Everything that happened in metal last week

Metallica announced plans this week to commemorate the terrorist attack at the Bataclan with a live album they recorded at the Paris venue in 2003. With a setlist featuring lesser-played gems like Leper Messiah and No Remorse, the archive release – entitled Liberte, Egalite, Fraternite, Metallica! – will be the Four Horsemen’s contribution to Record Store Day 2016 on April 16, with all proceeds going to the Give For France fund.

Metallica were also this week named ‘global ambassadors’ for the RSD event. “Independent record stores are part of Metallica’s DNA,” Lars Ulrich announced in a statement. “They have been pivotal in shaping each one of us into the music fanatics we’ve all become. We could not be any prouder to be Record Store Day Ambassadors for 2016 and are looking forward to screaming from every rooftop the next few months about everything independent record store and beyond.”

It’s rare to find a musician on the promotional trail for a forthcoming album openly admitting that he didn’t much like the music his bandmates wrote for it. Deftones co-founding guitarist Stephen Carpenter embraced this ‘soft sell’ approach with Ultimate Guitar, discussing the Sacramento quintet’s eight studio album Gore: “My proudest thing about my guitar playing on this record is just playing on the record because I didn’t want to play on the record to begin with,” he confesses. “It wasn’t until later once I actually got into it. I look at all the songs on the record and they were all a challenge for me to get in to… When we were coming up with ideas and writing the songs, the stuff that was being written – the other guys’ ideas – I wasn’t too interested in it. It wasn’t the style or the sound I was hoping we would take. It wasn’t what I was expecting or wanting.” Asked what the barrier was for him, Carpenter explained “I really like metal and I love all the metal that’s being played now.”

Throughout the interview he seems to place himself at loggerheads with the rest of the group, who have tour dates lining up until late summer, including a performance at Download festival in June. “My band is going one direction and I am going another one currently,” he states, adding “I would never leave the band that I started but the band started leaving me, I can’t control that.” Deftones have had a troubled time of late, losing their original bassist Chi Cheng in 2013 after a five-year coma and scrapping the still-unreleased Eros album in 2009. “I have a great time for the most part,” Carpenter insists. “This record has been a struggle and we have issues that I do not want to leave home. But how things will be in the future, I do not know. I know what I will do and what I will not do and there are some things that I will not do in the future because I just don’t agree with it.”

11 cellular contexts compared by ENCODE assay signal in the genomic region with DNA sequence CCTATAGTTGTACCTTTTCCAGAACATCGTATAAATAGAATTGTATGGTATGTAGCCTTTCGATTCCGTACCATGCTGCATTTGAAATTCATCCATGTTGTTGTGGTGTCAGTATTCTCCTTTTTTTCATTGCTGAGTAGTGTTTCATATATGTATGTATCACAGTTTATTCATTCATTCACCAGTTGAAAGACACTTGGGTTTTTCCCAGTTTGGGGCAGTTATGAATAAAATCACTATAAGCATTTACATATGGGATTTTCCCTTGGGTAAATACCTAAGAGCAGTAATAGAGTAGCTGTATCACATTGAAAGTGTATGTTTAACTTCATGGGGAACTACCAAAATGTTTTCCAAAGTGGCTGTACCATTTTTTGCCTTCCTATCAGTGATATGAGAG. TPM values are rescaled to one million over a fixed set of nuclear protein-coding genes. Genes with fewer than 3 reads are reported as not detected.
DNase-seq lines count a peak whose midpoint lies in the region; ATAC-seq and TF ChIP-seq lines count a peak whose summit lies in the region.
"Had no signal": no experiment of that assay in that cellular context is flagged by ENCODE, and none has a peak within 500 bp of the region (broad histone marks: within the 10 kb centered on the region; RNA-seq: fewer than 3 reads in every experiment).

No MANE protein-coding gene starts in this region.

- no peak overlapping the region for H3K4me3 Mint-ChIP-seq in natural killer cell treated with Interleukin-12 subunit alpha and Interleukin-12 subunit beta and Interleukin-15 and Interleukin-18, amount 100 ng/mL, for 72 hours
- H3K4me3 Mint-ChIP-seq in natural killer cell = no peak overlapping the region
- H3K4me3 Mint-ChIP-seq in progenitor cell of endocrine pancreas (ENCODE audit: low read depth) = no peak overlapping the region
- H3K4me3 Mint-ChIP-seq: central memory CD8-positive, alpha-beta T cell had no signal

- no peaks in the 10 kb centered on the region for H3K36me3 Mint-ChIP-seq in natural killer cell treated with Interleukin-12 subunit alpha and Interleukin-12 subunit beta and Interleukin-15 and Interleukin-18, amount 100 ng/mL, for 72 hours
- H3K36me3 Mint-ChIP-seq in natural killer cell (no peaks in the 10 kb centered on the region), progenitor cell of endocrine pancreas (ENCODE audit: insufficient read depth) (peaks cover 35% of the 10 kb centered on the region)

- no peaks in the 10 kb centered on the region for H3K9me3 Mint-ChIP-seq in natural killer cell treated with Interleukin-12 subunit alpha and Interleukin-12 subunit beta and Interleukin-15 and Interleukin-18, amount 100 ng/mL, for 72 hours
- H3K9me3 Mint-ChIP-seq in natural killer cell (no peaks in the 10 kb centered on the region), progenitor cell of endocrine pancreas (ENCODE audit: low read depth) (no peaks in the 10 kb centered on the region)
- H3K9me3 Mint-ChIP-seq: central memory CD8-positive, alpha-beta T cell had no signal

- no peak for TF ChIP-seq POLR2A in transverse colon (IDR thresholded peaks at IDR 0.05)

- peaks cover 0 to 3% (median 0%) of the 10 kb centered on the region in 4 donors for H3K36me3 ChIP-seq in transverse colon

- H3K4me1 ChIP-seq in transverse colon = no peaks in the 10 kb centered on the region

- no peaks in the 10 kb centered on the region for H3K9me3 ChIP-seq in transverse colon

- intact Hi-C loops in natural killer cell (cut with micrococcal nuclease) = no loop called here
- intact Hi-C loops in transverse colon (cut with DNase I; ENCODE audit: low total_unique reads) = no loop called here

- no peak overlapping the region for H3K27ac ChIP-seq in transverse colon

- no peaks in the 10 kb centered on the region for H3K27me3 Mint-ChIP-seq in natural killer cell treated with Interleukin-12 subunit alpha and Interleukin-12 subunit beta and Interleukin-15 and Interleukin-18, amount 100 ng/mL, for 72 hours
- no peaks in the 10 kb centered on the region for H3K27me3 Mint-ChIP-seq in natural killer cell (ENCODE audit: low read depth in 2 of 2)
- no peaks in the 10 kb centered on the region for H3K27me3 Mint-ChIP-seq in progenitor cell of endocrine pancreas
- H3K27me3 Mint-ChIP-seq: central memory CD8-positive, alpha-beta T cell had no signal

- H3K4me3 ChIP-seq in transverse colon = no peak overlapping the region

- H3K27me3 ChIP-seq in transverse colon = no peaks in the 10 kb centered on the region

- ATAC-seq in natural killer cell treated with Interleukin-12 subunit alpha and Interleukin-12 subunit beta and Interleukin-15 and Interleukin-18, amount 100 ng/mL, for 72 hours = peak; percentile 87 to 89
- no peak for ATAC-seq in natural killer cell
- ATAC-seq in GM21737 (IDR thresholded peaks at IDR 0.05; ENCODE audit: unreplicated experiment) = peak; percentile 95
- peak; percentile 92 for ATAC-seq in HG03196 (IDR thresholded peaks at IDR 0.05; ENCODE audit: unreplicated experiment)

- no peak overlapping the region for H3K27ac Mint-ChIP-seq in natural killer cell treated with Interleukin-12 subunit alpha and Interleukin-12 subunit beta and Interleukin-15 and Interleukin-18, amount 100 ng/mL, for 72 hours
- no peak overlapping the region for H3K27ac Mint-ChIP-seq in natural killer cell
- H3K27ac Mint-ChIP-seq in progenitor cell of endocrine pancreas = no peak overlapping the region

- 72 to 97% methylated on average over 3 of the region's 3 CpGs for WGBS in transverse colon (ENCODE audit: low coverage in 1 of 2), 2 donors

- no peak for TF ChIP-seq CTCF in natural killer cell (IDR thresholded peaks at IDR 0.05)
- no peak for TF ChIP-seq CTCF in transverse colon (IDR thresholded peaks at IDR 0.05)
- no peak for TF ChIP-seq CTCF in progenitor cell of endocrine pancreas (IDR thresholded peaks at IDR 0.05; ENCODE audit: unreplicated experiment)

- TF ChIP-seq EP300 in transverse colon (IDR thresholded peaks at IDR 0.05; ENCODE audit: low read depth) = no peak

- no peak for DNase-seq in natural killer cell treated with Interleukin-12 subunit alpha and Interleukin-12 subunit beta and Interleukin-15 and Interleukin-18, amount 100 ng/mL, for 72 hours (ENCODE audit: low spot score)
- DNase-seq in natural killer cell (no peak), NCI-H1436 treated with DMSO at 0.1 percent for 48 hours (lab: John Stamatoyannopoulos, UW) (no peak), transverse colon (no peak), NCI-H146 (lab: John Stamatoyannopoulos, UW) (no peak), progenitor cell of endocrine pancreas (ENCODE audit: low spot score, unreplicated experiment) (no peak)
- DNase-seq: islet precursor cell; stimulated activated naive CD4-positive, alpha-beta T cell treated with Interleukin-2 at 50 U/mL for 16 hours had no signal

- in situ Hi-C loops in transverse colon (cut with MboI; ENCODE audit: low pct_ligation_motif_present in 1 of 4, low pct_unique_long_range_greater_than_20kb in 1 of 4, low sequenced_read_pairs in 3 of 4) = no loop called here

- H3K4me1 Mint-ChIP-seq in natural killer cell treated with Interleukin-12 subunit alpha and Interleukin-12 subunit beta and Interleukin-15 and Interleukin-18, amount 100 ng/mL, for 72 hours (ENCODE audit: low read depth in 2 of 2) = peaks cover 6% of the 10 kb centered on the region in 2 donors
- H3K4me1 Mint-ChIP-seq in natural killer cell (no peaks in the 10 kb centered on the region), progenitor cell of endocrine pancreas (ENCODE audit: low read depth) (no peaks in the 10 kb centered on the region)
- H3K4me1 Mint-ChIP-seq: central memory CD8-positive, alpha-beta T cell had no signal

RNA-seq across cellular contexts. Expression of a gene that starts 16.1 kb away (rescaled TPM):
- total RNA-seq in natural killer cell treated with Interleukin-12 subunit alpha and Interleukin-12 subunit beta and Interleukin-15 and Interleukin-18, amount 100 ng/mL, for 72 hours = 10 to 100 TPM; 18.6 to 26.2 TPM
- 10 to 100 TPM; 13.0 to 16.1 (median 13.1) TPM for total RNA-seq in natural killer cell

If Stephen Carpenter is the glummest guitarist in the news this week, Scott Ian is surely the happiest, as he contemplates flying alongside Iron Maiden on Ed Force One when The Book Of Souls Tour goes to South America next month. “We’re actually flying on a Boeing 747 that says Iron Maiden on the side – with Iron Maiden. I finally understand what I’ve been doing all this time. It’s all been leading up to this,” the guitarist gushed to TeamRock. “I saw Maiden support Priest on the Killers tour in 1981 in New York, and 35 years later I’m flying on a jet with them.” Watching Maiden perform in South America will be a particularly intense thrill for the New York rhythm king: “Ask any band where their best gig is, and they’ll say Chile, Argentina or Brazil. It’s so insane down there. From a fan’s point of view, you get to see Maiden in front of those crowds. Even if I wasn’t playing the gigs, just to be a fly on the wall on the plane and get to go to the shows would be enough for me. I’m very excited.”

Chris Chantler

Chris has been writing about heavy metal since 2000, specialising in true/cult/epic/power/trad/NWOBHM and doom metal at now-defunct extreme music magazine Terrorizer. Since joining the Metal Hammer famileh in 2010 he developed a parallel career in kids' TV, winning a Writer's Guild of Great Britain Award for BBC1 series Little Howard's Big Question as well as writing episodes of Danger Mouse, Horrible Histories, Dennis & Gnasher Unleashed and The Furchester Hotel. His hobbies include drumming (slowly), exploring ancient woodland and watching ancient sitcoms.